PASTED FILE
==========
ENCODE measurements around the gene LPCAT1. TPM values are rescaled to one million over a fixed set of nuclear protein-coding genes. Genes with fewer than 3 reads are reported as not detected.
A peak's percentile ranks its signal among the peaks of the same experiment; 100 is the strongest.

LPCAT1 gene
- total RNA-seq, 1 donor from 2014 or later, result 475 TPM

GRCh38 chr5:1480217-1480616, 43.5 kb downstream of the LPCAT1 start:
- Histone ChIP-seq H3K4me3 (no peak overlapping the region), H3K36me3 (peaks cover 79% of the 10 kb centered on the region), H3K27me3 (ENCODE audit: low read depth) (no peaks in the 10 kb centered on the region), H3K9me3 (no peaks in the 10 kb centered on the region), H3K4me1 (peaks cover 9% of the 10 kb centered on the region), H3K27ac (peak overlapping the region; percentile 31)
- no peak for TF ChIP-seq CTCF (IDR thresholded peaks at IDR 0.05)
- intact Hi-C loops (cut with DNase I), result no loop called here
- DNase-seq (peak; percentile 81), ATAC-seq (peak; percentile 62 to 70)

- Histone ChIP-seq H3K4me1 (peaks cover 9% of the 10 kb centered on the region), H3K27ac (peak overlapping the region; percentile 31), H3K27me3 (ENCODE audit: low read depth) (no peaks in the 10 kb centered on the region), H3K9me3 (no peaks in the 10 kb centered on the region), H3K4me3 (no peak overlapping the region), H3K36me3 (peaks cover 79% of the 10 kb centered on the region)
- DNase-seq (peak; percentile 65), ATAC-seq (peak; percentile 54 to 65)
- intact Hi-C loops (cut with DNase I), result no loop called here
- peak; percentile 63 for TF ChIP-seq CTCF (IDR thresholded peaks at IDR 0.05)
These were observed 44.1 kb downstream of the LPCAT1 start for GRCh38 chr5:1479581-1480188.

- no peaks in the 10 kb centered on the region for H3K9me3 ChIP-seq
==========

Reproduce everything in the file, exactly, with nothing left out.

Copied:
ENCODE measurements around the gene LPCAT1. TPM values are rescaled to one million over a fixed set of nuclear protein-coding genes. Genes with fewer than 3 reads are reported as not detected.
A peak's percentile ranks its signal among the peaks of the same experiment; 100 is the strongest.

LPCAT1 gene
- total RNA-seq, 1 donor from 2014 or later, result 475 TPM

GRCh38 chr5:1480217-1480616, 43.5 kb downstream of the LPCAT1 start:
- Histone ChIP-seq H3K4me3 (no peak overlapping the region), H3K36me3 (peaks cover 79% of the 10 kb centered on the region), H3K27me3 (ENCODE audit: low read depth) (no peaks in the 10 kb centered on the region), H3K9me3 (no peaks in the 10 kb centered on the region), H3K4me1 (peaks cover 9% of the 10 kb centered on the region), H3K27ac (peak overlapping the region; percentile 31)
- no peak for TF ChIP-seq CTCF (IDR thresholded peaks at IDR 0.05)
- intact Hi-C loops (cut with DNase I), result no loop called here
- DNase-seq (peak; percentile 81), ATAC-seq (peak; percentile 62 to 70)

- Histone ChIP-seq H3K4me1 (peaks cover 9% of the 10 kb centered on the region), H3K27ac (peak overlapping the region; percentile 31), H3K27me3 (ENCODE audit: low read depth) (no peaks in the 10 kb centered on the region), H3K9me3 (no peaks in the 10 kb centered on the region), H3K4me3 (no peak overlapping the region), H3K36me3 (peaks cover 79% of the 10 kb centered on the region)
- DNase-seq (peak; percentile 65), ATAC-seq (peak; percentile 54 to 65)
- intact Hi-C loops (cut with DNase I), result no loop called here
- peak; percentile 63 for TF ChIP-seq CTCF (IDR thresholded peaks at IDR 0.05)
These were observed 44.1 kb downstream of the LPCAT1 start for GRCh38 chr5:1479581-1480188.

- no peaks in the 10 kb centered on the region for H3K9me3 ChIP-seq